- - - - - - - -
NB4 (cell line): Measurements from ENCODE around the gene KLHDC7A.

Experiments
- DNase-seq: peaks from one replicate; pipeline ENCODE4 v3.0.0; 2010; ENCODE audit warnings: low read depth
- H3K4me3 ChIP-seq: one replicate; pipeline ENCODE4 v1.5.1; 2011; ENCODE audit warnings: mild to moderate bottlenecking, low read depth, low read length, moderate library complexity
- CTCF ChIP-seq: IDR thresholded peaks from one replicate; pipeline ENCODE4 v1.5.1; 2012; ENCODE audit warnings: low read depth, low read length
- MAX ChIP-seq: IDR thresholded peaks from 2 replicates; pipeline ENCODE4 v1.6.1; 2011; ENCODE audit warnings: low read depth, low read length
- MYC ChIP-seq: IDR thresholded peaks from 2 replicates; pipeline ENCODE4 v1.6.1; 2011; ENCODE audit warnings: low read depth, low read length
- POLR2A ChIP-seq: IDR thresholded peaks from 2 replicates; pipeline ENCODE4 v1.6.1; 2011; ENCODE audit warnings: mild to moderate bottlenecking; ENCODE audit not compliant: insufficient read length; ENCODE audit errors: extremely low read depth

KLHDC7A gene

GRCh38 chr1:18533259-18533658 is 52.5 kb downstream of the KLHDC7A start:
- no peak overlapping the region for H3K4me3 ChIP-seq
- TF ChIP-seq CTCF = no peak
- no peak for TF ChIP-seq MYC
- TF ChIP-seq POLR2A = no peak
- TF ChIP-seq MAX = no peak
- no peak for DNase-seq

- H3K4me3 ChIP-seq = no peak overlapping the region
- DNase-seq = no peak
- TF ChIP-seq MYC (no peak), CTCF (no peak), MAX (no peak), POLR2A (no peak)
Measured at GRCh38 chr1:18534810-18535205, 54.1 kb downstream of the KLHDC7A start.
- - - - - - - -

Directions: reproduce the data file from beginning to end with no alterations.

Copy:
NB4 (cell line): Measurements from ENCODE around the gene KLHDC7A.

Experiments
- DNase-seq: peaks from one replicate; pipeline ENCODE4 v3.0.0; 2010; ENCODE audit warnings: low read depth
- H3K4me3 ChIP-seq: one replicate; pipeline ENCODE4 v1.5.1; 2011; ENCODE audit warnings: mild to moderate bottlenecking, low read depth, low read length, moderate library complexity
- CTCF ChIP-seq: IDR thresholded peaks from one replicate; pipeline ENCODE4 v1.5.1; 2012; ENCODE audit warnings: low read depth, low read length
- MAX ChIP-seq: IDR thresholded peaks from 2 replicates; pipeline ENCODE4 v1.6.1; 2011; ENCODE audit warnings: low read depth, low read length
- MYC ChIP-seq: IDR thresholded peaks from 2 replicates; pipeline ENCODE4 v1.6.1; 2011; ENCODE audit warnings: low read depth, low read length
- POLR2A ChIP-seq: IDR thresholded peaks from 2 replicates; pipeline ENCODE4 v1.6.1; 2011; ENCODE audit warnings: mild to moderate bottlenecking; ENCODE audit not compliant: insufficient read length; ENCODE audit errors: extremely low read depth

KLHDC7A gene

GRCh38 chr1:18533259-18533658 is 52.5 kb downstream of the KLHDC7A start:
- no peak overlapping the region for H3K4me3 ChIP-seq
- TF ChIP-seq CTCF = no peak
- no peak for TF ChIP-seq MYC
- TF ChIP-seq POLR2A = no peak
- TF ChIP-seq MAX = no peak
- no peak for DNase-seq

- H3K4me3 ChIP-seq = no peak overlapping the region
- DNase-seq = no peak
- TF ChIP-seq MYC (no peak), CTCF (no peak), MAX (no peak), POLR2A (no peak)
Measured at GRCh38 chr1:18534810-18535205, 54.1 kb downstream of the KLHDC7A start.